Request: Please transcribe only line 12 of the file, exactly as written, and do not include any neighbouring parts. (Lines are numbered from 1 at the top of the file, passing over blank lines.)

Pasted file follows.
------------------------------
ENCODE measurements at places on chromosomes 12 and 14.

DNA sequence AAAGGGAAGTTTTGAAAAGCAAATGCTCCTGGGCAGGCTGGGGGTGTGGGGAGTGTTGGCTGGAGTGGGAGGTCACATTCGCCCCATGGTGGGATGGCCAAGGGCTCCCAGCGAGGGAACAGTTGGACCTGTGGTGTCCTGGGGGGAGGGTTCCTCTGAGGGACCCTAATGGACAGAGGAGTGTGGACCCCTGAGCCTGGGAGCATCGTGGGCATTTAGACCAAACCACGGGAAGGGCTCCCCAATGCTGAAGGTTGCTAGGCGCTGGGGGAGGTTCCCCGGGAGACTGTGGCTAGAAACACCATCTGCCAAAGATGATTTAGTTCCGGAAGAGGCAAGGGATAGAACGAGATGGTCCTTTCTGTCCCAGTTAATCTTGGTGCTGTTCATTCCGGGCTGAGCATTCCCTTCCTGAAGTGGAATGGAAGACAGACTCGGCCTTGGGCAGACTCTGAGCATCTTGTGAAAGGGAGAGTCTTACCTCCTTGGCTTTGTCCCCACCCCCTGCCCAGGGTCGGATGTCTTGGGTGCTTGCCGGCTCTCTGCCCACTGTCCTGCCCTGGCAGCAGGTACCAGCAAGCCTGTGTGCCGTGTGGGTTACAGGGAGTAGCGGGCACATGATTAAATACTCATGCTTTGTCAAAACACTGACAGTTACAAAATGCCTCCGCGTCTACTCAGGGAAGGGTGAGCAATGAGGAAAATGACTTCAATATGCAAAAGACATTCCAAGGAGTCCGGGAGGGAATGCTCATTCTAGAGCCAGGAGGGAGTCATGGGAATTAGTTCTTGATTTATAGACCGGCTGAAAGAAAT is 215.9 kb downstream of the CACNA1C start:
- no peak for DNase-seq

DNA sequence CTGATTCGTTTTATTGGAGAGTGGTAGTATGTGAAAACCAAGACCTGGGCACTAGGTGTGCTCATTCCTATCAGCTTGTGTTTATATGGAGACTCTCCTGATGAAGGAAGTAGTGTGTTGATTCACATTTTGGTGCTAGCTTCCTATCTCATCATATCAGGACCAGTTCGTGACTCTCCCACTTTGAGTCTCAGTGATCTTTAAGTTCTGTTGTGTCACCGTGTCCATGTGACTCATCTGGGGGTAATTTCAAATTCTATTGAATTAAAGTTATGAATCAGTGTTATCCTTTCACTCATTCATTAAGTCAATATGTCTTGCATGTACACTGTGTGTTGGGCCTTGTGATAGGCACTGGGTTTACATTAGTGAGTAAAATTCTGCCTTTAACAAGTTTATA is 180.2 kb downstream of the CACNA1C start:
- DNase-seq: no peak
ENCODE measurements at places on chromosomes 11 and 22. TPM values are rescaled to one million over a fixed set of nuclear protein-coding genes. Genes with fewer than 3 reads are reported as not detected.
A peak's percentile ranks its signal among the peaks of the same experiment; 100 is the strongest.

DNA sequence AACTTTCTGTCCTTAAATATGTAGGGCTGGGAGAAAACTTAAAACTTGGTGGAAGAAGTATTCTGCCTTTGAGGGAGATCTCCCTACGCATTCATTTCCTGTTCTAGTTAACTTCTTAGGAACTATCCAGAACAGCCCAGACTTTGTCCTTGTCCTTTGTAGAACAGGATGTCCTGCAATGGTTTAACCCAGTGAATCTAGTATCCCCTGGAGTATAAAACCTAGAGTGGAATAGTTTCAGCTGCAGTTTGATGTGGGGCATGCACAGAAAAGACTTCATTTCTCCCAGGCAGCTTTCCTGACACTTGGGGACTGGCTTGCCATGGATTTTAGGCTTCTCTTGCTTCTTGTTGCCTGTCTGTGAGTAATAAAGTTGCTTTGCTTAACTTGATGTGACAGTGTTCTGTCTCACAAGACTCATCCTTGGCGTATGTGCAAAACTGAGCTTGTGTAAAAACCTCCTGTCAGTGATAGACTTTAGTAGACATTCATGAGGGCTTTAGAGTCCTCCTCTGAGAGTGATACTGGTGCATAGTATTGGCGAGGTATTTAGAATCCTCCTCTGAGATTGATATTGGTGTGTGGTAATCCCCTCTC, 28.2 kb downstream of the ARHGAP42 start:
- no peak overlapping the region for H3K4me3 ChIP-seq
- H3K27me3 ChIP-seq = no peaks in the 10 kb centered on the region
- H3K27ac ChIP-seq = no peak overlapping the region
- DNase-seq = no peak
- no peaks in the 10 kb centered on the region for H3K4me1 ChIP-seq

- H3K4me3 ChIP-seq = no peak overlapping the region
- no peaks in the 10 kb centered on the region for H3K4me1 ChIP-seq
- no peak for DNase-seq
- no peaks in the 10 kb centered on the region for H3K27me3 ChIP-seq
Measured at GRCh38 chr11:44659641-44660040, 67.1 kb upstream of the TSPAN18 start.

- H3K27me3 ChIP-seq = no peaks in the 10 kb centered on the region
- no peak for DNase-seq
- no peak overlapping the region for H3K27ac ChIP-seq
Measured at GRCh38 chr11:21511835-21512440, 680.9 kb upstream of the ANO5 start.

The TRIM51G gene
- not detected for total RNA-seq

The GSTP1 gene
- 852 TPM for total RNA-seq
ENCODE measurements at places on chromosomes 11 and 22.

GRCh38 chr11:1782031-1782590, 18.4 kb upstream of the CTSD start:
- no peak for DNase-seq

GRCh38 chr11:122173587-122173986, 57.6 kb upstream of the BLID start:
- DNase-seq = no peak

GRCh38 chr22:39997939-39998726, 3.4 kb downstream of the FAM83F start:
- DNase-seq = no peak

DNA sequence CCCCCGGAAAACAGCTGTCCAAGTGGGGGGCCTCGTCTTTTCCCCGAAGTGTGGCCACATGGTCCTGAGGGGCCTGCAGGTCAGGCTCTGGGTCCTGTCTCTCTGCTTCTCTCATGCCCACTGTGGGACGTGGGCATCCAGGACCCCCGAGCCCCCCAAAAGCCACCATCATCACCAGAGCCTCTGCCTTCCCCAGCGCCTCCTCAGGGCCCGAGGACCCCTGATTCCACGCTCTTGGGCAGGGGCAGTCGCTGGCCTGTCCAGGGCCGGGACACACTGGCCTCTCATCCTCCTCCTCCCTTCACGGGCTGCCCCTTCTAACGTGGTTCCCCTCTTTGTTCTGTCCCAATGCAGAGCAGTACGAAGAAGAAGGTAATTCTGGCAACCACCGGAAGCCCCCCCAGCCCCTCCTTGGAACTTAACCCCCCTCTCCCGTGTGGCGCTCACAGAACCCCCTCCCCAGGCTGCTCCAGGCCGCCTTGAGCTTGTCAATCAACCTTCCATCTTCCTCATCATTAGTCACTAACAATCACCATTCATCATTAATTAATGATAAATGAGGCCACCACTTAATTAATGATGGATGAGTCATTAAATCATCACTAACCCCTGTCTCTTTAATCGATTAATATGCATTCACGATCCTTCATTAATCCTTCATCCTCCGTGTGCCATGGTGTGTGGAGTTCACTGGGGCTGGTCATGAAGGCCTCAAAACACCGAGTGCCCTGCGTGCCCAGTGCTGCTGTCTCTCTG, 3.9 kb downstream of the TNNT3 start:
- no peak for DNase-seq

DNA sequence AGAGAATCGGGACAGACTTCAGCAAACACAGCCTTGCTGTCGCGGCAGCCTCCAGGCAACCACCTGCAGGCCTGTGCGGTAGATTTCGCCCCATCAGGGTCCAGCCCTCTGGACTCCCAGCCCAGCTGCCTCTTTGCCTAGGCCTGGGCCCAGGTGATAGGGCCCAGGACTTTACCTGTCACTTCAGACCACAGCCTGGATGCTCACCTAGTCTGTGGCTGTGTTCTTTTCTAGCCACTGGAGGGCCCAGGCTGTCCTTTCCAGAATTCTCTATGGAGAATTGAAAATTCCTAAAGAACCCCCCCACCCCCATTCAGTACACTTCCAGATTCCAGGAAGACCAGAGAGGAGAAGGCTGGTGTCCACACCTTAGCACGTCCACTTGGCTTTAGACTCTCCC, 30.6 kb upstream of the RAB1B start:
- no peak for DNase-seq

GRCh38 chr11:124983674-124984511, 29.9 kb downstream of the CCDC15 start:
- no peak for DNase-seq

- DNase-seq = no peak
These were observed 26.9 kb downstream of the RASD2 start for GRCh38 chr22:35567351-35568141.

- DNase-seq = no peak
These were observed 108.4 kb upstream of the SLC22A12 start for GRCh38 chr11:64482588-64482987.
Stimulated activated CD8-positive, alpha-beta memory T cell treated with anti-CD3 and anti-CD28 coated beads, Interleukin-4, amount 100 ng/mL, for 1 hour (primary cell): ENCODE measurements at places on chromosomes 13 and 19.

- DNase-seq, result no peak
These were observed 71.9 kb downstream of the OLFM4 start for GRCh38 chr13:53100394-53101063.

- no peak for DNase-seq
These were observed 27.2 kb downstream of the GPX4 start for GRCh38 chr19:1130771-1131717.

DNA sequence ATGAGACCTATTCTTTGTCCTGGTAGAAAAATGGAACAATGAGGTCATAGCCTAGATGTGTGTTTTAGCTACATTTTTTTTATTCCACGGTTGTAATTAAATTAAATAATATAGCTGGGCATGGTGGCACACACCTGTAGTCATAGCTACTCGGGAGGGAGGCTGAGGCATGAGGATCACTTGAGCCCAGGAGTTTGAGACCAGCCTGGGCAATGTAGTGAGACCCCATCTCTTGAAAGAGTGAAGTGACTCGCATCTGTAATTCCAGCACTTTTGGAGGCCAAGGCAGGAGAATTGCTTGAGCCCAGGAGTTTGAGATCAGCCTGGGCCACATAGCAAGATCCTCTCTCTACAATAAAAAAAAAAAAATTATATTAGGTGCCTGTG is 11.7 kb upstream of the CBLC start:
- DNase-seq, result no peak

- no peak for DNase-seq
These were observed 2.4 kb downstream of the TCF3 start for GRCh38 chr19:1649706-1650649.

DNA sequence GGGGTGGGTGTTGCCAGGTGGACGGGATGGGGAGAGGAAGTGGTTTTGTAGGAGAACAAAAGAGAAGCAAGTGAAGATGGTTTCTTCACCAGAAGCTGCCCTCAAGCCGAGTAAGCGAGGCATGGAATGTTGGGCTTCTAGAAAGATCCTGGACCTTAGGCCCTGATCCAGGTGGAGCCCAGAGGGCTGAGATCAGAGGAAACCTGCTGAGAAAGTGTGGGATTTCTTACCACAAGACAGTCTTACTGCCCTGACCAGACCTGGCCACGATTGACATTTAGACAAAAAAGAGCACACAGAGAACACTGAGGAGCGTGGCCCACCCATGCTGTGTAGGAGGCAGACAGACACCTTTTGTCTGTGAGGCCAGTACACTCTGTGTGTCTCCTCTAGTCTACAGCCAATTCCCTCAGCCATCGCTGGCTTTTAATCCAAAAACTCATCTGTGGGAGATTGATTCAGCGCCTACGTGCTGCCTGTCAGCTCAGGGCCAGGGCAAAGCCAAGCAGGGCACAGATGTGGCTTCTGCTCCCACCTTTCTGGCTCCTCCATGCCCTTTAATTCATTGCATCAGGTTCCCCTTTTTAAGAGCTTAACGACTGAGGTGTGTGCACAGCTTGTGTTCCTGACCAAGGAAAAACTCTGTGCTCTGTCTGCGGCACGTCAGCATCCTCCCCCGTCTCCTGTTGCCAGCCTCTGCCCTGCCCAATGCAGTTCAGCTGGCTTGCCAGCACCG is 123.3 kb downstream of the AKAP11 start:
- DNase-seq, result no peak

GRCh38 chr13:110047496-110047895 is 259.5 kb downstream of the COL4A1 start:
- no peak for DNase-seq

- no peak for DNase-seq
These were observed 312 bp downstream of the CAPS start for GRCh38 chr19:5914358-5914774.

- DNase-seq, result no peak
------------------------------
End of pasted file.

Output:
- DNase-seq = no peak